On This Day … 17 January [2023]


People (Births)

  • 1867 – Carl Laemmle, German-born American film producer, co-founded Universal Studios (d. 1939).
  • 1931 – James Earl Jones, American actor.
  • 1989 – Kelly Marie Tran, American actress.

People (Deaths)

  • 2003 – Richard Crenna, American actor and director (b. 1926).

Carl Laemmle

Carl Laemmle (born Karl Lämmle; 17 January 1867 to 24 September 1939) was a film producer and the co-founder and, until 1934, owner of Universal Pictures. He produced or worked on over 400 films.

Regarded as one of the most important of the early film pioneers, Laemmle was born in what is now Germany. He immigrated to the United States in 1884 and worked in Chicago for 20 years before he began buying nickelodeons, eventually expanding into a film distribution service, the Laemmle Film Service, then into production as Independent Moving Pictures Company (IMP), later renamed Universal Film Manufacturing Company, and later still renamed Universal Pictures Company.

Universal Studios

Universal Pictures (legally Universal City Studios LLC, also known as Universal Studios, or simply Universal; common metonym: Uni, and formerly named Universal Film Manufacturing Company and Universal-International Pictures Inc.) is an American film production and distribution company owned by Comcast through the NBCUniversal Film and Entertainment division of NBCUniversal.

Founded in 1912 by Carl Laemmle, Mark Dintenfass, Charles O. Baumann, Adam Kessel, Pat Powers, William Swanson, David Horsley, Robert H. Cochrane, and Jules Brulatour, Universal is the oldest surviving film studio in the United States; the world’s fifth oldest after Gaumont, Pathé, Titanus, and Nordisk Film; and the oldest member of Hollywood’s “Big Five” studios in terms of the overall film market. Its studios are located in Universal City, California, and its corporate offices are located in New York City. In 1962, the studio was acquired by MCA, which was re-launched as NBCUniversal in 2004.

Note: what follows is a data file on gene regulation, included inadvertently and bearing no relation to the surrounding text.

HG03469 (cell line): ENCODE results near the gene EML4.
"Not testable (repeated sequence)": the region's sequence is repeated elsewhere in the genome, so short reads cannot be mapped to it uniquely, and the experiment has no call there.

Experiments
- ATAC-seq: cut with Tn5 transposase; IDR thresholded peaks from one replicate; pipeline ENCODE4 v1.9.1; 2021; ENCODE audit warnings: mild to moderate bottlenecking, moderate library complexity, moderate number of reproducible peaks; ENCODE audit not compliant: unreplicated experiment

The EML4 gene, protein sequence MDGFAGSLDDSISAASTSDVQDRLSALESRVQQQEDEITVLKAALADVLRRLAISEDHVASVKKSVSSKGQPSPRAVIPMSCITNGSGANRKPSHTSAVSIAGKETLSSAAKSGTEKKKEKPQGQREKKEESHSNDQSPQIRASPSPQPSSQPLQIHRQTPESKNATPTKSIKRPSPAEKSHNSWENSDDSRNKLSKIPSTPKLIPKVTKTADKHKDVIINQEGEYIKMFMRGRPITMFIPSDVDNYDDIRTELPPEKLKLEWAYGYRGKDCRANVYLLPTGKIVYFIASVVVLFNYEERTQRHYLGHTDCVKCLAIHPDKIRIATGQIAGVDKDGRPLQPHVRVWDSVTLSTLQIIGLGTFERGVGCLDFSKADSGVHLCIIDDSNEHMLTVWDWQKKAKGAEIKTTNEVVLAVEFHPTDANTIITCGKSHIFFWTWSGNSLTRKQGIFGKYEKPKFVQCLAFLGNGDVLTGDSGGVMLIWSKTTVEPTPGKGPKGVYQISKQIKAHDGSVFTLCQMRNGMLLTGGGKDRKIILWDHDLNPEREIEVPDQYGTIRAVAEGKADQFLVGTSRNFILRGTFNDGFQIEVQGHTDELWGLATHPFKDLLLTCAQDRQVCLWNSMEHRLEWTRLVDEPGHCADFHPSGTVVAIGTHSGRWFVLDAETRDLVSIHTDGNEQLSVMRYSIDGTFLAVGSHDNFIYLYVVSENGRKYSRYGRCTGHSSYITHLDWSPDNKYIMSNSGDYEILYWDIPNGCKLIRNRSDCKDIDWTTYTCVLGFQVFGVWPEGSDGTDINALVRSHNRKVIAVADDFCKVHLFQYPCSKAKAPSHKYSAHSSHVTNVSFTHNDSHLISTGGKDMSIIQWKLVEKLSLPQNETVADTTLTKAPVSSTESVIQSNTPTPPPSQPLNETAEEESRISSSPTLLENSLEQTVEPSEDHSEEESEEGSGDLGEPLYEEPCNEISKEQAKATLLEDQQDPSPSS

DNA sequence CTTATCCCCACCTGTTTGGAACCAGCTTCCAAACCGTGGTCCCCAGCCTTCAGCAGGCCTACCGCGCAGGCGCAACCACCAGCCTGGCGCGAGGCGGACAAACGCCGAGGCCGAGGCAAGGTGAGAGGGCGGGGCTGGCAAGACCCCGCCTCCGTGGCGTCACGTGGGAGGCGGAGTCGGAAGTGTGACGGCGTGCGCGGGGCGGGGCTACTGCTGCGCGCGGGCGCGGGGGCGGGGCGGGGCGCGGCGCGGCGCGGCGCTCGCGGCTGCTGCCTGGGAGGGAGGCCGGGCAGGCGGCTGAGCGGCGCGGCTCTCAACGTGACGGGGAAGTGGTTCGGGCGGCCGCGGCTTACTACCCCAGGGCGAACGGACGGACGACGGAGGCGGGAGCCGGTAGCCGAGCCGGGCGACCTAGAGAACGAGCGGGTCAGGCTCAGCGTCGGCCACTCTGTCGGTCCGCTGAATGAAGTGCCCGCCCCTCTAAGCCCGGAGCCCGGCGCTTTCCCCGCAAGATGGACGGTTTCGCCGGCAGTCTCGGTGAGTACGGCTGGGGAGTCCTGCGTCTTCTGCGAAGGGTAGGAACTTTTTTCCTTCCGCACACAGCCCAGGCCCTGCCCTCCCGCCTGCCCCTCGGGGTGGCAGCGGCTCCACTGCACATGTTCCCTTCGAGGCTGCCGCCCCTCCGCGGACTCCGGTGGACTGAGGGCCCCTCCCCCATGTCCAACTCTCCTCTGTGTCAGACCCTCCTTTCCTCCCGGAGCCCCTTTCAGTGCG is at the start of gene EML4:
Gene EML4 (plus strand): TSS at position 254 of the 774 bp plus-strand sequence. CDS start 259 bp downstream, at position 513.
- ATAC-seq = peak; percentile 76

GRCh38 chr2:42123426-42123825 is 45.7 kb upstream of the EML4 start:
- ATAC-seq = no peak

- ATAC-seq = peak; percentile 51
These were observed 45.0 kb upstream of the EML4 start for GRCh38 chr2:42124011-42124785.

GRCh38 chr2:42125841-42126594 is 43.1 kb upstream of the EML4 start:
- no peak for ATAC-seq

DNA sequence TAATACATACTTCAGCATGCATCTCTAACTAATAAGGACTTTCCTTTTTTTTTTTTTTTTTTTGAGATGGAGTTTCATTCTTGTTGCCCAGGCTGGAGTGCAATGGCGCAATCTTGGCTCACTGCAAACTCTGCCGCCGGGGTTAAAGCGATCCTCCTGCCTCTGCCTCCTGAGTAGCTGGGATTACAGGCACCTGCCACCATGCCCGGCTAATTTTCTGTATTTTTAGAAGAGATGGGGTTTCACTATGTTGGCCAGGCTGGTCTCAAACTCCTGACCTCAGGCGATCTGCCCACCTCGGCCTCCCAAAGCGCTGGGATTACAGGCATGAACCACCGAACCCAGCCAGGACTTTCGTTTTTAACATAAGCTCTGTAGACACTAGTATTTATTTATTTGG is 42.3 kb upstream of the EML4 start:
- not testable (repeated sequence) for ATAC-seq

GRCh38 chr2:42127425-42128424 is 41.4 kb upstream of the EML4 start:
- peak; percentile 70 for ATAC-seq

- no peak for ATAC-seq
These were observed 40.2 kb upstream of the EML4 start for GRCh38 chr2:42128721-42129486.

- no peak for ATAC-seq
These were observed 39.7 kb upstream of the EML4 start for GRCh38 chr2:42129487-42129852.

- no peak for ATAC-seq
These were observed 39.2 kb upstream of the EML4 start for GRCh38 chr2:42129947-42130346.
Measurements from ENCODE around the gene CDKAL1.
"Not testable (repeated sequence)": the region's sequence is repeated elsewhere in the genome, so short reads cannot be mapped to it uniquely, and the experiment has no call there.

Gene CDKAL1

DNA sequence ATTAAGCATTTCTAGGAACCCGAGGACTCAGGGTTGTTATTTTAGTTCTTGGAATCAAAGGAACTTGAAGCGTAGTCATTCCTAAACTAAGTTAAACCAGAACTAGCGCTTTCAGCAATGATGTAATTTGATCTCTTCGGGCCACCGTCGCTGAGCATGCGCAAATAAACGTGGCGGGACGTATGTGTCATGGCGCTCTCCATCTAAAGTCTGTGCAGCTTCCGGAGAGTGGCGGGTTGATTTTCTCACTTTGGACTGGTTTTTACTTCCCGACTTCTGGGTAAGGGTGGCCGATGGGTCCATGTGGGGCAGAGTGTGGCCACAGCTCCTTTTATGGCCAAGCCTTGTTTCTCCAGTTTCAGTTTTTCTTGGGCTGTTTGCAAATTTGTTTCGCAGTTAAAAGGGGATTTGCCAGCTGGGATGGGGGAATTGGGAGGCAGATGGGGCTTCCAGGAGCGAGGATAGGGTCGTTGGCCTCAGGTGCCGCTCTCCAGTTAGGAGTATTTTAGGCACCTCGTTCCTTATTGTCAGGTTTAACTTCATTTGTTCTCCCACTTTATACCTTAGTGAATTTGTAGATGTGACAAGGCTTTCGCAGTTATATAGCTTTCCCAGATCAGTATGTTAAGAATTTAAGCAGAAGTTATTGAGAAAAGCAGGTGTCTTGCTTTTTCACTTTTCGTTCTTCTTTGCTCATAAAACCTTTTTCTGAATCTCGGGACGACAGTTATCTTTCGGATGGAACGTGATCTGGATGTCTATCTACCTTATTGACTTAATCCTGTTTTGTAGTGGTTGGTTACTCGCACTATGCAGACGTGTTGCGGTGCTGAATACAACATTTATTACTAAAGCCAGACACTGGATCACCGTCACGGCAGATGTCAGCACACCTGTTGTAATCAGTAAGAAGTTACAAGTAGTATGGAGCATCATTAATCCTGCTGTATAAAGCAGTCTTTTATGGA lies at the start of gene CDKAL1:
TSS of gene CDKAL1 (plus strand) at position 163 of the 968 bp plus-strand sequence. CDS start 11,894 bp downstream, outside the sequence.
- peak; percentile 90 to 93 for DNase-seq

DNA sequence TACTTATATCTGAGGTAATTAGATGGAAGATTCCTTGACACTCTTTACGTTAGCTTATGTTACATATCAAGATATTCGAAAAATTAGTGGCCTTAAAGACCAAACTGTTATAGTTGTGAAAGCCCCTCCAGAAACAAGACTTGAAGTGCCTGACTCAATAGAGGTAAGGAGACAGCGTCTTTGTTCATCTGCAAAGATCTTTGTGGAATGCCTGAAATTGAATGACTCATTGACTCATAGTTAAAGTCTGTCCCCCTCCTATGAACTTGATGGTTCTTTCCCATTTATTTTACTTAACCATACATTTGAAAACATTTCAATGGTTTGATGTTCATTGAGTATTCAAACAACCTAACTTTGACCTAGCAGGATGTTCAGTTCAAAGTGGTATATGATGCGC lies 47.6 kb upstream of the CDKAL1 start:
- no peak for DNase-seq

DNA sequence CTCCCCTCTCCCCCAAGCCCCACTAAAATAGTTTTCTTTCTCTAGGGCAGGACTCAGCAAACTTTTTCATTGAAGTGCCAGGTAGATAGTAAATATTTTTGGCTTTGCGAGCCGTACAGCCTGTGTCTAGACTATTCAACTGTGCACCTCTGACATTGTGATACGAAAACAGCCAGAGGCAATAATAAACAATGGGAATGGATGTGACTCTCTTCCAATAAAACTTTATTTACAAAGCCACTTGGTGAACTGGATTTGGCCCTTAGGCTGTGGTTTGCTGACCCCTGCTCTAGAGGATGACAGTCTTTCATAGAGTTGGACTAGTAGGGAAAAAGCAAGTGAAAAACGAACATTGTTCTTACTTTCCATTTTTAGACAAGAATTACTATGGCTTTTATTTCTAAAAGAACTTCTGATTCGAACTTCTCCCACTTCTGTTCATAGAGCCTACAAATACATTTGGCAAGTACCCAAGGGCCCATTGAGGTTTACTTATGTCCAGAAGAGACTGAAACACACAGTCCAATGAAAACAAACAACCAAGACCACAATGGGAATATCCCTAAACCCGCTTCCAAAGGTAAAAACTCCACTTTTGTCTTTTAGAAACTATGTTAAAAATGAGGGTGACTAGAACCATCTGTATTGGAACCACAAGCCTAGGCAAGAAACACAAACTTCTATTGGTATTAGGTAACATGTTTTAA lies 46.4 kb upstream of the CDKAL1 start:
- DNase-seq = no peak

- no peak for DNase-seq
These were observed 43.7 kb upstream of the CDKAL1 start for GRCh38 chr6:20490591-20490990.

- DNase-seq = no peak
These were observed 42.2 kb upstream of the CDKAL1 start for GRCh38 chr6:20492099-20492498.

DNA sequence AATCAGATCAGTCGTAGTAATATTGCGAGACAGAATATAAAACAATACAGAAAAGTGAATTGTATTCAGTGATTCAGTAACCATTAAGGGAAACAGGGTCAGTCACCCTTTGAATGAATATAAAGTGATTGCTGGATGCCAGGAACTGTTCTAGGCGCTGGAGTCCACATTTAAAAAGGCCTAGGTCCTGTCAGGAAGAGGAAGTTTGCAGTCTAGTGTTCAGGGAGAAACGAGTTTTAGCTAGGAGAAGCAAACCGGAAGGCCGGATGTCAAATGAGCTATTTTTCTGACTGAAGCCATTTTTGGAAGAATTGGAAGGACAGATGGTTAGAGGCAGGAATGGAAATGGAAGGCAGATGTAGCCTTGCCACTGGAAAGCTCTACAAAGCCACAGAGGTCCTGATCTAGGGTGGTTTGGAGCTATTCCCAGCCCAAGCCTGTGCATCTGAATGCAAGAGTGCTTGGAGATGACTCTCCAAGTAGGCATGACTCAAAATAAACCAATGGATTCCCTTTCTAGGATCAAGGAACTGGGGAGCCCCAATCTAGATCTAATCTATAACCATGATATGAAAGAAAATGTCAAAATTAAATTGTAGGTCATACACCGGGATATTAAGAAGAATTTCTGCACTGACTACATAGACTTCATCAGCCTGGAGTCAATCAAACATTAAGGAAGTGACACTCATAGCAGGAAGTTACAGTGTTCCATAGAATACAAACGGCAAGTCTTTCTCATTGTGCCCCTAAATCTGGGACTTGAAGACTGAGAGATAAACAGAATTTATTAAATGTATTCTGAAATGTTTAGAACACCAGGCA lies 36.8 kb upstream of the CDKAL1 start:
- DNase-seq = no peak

Universal Pictures is a member of the Motion Picture Association (MPA), and was one of the “Little Three” majors during Hollywood’s golden age.

James Earl Jones

James Earl Jones (born 17 January 1931) is an American actor. He has been described as “one of America’s most distinguished and versatile” actors for his performances in film, television, and theatre, and “one of the greatest actors in American history”.[2] With a career spanning seven decades, Jones is among the few performers awarded an Emmy, Grammy, Oscar, and Tony (EGOT). Jones’s voice has been praised as a “a stirring basso profondo that has lent gravel and gravitas” to his projects, including live-action acting, voice acting, and commercial voice-overs.

Born with a childhood stutter, Jones has said that poetry and acting helped him overcome the disability. A pre-med major in college, he served in the United States Army during the Korean War before pursuing a career in acting. Since his Broadway debut in 1957, he has performed in several Shakespeare plays including Othello, Hamlet, Coriolanus, and King Lear. Jones made his film debut in Stanley Kubrick’s 1964 film Dr. Strangelove. Jones worked steadily in theatre winning his first Tony Award in 1968 for his role in The Great White Hope, which he reprised in the 1970 film adaptation earning him Academy Award and Golden Globe nominations. He received his second Golden Globe Award nomination for his leading role opposite Diahann Carroll in the 1974 romantic comedy-drama film Claudine. Jones gained international fame for providing the voice of Darth Vader in the Star Wars franchise, beginning with the original 1977 film.